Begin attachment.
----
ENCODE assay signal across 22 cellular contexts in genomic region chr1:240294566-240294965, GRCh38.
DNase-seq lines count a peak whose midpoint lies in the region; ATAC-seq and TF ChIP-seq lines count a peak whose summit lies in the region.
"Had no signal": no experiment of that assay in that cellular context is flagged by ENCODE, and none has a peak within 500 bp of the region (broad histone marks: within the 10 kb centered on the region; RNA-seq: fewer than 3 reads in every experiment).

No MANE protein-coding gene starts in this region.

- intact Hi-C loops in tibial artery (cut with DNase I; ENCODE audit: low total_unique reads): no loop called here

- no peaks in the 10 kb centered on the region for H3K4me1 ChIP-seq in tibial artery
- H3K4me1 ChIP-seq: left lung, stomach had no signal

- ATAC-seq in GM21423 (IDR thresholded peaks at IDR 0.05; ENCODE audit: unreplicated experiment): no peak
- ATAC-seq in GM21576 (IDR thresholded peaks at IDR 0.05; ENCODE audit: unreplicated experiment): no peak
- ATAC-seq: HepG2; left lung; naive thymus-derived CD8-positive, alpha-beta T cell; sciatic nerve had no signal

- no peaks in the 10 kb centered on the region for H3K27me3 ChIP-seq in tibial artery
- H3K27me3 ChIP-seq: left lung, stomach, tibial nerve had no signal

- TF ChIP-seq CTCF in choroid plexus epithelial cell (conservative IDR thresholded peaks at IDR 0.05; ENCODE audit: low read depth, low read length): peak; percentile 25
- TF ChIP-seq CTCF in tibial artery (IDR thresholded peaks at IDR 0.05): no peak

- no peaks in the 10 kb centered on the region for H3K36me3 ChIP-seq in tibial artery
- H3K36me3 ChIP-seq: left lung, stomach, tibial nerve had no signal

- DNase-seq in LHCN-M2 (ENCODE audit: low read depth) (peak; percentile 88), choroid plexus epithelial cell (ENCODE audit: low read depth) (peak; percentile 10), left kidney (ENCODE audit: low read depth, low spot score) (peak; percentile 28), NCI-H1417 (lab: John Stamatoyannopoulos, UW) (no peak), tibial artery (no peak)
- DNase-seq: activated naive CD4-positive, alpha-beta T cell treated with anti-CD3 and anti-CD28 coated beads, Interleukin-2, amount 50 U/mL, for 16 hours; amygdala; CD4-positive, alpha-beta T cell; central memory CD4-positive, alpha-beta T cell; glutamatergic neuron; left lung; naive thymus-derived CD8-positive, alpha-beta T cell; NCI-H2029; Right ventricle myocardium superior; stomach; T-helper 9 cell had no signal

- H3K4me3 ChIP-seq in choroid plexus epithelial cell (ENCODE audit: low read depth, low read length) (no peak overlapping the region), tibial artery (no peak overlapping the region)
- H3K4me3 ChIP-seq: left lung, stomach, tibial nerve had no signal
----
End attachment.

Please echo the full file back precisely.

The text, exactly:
ENCODE assay signal across 22 cellular contexts in genomic region chr1:240294566-240294965, GRCh38.
DNase-seq lines count a peak whose midpoint lies in the region; ATAC-seq and TF ChIP-seq lines count a peak whose summit lies in the region.
"Had no signal": no experiment of that assay in that cellular context is flagged by ENCODE, and none has a peak within 500 bp of the region (broad histone marks: within the 10 kb centered on the region; RNA-seq: fewer than 3 reads in every experiment).

No MANE protein-coding gene starts in this region.

- intact Hi-C loops in tibial artery (cut with DNase I; ENCODE audit: low total_unique reads): no loop called here

- no peaks in the 10 kb centered on the region for H3K4me1 ChIP-seq in tibial artery
- H3K4me1 ChIP-seq: left lung, stomach had no signal

- ATAC-seq in GM21423 (IDR thresholded peaks at IDR 0.05; ENCODE audit: unreplicated experiment): no peak
- ATAC-seq in GM21576 (IDR thresholded peaks at IDR 0.05; ENCODE audit: unreplicated experiment): no peak
- ATAC-seq: HepG2; left lung; naive thymus-derived CD8-positive, alpha-beta T cell; sciatic nerve had no signal

- no peaks in the 10 kb centered on the region for H3K27me3 ChIP-seq in tibial artery
- H3K27me3 ChIP-seq: left lung, stomach, tibial nerve had no signal

- TF ChIP-seq CTCF in choroid plexus epithelial cell (conservative IDR thresholded peaks at IDR 0.05; ENCODE audit: low read depth, low read length): peak; percentile 25
- TF ChIP-seq CTCF in tibial artery (IDR thresholded peaks at IDR 0.05): no peak

- no peaks in the 10 kb centered on the region for H3K36me3 ChIP-seq in tibial artery
- H3K36me3 ChIP-seq: left lung, stomach, tibial nerve had no signal

- DNase-seq in LHCN-M2 (ENCODE audit: low read depth) (peak; percentile 88), choroid plexus epithelial cell (ENCODE audit: low read depth) (peak; percentile 10), left kidney (ENCODE audit: low read depth, low spot score) (peak; percentile 28), NCI-H1417 (lab: John Stamatoyannopoulos, UW) (no peak), tibial artery (no peak)
- DNase-seq: activated naive CD4-positive, alpha-beta T cell treated with anti-CD3 and anti-CD28 coated beads, Interleukin-2, amount 50 U/mL, for 16 hours; amygdala; CD4-positive, alpha-beta T cell; central memory CD4-positive, alpha-beta T cell; glutamatergic neuron; left lung; naive thymus-derived CD8-positive, alpha-beta T cell; NCI-H2029; Right ventricle myocardium superior; stomach; T-helper 9 cell had no signal

- H3K4me3 ChIP-seq in choroid plexus epithelial cell (ENCODE audit: low read depth, low read length) (no peak overlapping the region), tibial artery (no peak overlapping the region)
- H3K4me3 ChIP-seq: left lung, stomach, tibial nerve had no signal